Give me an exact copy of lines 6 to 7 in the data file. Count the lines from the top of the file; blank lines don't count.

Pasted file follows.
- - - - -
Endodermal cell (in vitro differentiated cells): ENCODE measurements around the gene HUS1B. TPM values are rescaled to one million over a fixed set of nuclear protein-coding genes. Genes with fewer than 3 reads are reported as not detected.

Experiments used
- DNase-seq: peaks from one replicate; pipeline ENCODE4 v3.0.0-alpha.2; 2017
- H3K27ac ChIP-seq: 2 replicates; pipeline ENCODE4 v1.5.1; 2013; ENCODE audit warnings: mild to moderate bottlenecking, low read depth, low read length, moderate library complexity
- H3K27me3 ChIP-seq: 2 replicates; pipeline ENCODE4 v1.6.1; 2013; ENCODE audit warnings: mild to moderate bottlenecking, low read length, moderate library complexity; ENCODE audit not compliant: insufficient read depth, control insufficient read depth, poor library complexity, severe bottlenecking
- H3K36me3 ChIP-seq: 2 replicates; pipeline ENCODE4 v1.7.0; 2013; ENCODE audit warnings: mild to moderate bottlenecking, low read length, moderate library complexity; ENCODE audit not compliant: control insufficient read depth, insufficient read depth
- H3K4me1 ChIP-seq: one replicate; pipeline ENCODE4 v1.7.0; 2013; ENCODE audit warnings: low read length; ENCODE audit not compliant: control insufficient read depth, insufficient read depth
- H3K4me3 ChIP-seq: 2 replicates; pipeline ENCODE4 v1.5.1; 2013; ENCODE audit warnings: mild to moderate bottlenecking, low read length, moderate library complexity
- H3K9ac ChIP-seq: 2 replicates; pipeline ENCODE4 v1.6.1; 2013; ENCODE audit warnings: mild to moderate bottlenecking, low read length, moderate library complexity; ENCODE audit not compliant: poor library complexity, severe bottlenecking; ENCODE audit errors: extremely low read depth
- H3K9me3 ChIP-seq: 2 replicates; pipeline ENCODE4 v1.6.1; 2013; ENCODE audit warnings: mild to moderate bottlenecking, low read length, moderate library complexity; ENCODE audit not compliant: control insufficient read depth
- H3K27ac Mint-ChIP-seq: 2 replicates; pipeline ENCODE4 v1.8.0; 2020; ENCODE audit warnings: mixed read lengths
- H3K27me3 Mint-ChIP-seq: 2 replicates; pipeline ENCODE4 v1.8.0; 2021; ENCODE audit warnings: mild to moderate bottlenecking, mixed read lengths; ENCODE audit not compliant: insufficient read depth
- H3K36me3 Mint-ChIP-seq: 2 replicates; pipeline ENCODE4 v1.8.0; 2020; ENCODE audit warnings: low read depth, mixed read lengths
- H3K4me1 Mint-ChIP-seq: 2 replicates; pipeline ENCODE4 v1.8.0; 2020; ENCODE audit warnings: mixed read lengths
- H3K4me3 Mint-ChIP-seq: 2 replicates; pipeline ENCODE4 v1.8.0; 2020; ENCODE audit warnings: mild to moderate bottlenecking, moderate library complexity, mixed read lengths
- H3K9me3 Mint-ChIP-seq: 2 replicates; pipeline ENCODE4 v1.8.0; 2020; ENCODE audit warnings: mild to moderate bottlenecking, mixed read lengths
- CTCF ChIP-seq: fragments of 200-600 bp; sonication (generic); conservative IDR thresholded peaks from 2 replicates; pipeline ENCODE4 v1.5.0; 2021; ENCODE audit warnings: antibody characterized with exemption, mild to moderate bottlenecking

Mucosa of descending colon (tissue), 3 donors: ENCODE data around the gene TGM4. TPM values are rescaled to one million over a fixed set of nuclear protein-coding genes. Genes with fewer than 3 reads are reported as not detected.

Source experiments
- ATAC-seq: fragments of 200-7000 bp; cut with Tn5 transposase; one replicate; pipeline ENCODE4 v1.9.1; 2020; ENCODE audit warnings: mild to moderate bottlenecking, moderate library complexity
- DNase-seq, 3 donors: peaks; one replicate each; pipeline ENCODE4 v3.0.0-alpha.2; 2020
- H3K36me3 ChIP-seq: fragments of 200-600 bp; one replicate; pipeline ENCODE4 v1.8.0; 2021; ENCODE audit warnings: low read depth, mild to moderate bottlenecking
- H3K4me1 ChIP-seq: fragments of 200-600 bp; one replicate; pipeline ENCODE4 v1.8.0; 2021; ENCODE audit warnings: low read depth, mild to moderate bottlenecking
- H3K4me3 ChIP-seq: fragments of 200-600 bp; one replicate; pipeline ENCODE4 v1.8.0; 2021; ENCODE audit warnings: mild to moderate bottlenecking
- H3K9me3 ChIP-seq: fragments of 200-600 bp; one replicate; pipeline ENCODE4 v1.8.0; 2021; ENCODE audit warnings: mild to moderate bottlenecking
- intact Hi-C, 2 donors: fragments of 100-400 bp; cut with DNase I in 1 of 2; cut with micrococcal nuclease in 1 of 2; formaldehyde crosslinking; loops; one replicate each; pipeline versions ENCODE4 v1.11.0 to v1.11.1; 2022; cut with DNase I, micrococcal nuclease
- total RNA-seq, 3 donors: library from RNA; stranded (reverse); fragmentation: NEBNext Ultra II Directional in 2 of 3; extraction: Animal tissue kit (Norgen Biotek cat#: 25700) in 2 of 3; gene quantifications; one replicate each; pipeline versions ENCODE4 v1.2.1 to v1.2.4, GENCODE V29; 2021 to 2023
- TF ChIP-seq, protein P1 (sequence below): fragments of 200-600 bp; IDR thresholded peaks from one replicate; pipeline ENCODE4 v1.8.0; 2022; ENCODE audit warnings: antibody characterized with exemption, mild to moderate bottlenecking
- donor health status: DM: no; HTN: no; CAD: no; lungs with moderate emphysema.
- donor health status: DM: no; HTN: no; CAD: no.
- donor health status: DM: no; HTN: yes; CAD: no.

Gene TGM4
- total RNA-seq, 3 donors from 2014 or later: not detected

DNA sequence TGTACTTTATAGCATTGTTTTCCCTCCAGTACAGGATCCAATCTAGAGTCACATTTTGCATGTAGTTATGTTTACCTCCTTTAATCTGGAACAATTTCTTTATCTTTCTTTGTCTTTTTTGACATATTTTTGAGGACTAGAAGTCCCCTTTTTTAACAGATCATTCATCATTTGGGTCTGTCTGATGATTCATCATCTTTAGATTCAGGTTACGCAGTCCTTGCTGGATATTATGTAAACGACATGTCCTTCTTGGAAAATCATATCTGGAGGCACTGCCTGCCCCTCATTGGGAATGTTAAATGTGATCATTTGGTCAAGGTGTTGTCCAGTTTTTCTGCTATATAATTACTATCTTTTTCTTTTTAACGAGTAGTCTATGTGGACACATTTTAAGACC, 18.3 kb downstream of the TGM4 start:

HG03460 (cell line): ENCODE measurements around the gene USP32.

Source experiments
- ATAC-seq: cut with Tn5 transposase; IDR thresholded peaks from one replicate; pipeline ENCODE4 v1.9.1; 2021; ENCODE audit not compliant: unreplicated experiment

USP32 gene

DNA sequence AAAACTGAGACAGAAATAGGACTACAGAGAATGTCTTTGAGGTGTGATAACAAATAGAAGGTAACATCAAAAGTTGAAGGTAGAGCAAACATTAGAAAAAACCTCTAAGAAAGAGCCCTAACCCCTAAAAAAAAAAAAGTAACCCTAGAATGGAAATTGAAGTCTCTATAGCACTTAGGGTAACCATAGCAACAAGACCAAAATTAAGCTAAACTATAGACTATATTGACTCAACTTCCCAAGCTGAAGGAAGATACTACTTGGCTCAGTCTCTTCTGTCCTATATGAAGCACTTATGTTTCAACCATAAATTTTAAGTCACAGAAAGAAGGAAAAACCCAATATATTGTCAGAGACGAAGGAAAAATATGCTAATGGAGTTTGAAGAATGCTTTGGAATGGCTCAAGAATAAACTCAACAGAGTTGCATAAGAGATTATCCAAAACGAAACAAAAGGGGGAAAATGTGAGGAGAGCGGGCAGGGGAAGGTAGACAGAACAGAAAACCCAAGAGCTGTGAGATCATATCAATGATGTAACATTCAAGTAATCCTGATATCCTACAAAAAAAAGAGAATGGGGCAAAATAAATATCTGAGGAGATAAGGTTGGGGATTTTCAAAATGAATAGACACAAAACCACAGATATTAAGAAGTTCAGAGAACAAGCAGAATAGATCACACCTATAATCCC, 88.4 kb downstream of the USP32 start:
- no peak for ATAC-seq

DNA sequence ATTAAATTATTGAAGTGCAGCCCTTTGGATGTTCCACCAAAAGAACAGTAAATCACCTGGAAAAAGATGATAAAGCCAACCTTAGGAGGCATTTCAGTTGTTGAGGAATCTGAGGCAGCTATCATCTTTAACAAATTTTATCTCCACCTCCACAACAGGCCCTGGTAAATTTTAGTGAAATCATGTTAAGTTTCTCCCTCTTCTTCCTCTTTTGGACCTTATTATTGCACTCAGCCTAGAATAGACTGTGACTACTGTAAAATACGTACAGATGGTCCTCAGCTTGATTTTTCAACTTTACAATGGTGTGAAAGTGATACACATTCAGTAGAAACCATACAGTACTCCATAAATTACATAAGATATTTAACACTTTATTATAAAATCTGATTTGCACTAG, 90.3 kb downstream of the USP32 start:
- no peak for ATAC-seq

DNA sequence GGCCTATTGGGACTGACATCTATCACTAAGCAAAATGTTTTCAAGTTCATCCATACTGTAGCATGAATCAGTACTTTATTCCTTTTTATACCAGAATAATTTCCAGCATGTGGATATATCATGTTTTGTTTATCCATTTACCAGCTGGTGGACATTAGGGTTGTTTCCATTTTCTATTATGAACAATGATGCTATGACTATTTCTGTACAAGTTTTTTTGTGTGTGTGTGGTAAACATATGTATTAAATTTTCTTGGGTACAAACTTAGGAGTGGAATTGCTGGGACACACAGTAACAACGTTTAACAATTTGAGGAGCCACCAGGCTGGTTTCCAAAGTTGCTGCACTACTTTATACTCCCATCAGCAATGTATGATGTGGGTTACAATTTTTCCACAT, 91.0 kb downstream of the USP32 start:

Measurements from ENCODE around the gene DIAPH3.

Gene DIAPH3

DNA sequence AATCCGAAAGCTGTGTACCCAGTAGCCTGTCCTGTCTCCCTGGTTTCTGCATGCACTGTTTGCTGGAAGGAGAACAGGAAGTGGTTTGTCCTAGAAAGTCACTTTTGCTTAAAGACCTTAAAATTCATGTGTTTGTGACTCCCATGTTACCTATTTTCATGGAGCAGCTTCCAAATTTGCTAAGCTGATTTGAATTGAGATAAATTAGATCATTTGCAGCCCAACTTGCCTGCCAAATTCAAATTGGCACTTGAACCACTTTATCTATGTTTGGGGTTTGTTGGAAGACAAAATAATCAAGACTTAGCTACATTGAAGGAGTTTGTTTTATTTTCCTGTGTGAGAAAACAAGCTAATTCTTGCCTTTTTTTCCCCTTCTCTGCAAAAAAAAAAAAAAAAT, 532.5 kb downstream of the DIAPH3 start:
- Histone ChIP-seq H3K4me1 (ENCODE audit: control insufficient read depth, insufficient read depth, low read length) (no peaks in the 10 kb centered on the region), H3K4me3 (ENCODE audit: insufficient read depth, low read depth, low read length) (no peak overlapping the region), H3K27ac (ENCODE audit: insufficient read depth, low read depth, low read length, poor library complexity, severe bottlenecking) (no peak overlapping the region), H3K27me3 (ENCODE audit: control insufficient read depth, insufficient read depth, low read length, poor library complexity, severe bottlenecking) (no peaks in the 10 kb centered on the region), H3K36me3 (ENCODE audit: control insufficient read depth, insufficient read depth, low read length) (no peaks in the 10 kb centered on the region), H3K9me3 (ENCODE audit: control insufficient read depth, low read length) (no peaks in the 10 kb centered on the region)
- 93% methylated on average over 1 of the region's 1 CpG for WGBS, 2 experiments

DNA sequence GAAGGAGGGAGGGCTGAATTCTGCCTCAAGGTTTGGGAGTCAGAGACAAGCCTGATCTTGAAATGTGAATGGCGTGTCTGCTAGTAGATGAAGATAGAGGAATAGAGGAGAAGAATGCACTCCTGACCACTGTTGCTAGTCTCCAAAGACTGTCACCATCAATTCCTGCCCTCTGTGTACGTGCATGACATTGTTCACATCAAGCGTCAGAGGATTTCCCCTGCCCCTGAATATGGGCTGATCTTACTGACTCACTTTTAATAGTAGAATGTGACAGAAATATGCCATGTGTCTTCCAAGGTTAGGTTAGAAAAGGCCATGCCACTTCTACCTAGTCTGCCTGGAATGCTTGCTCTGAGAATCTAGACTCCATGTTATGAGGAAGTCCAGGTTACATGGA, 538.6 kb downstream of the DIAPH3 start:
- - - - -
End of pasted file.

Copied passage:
- H3K36me3 ChIP-seq: 2 replicates; pipeline ENCODE4 v1.7.0; 2013; ENCODE audit warnings: mild to moderate bottlenecking, low read length, moderate library complexity; ENCODE audit not compliant: control insufficient read depth, insufficient read depth
- H3K4me1 ChIP-seq: one replicate; pipeline ENCODE4 v1.7.0; 2013; ENCODE audit warnings: low read length; ENCODE audit not compliant: control insufficient read depth, insufficient read depth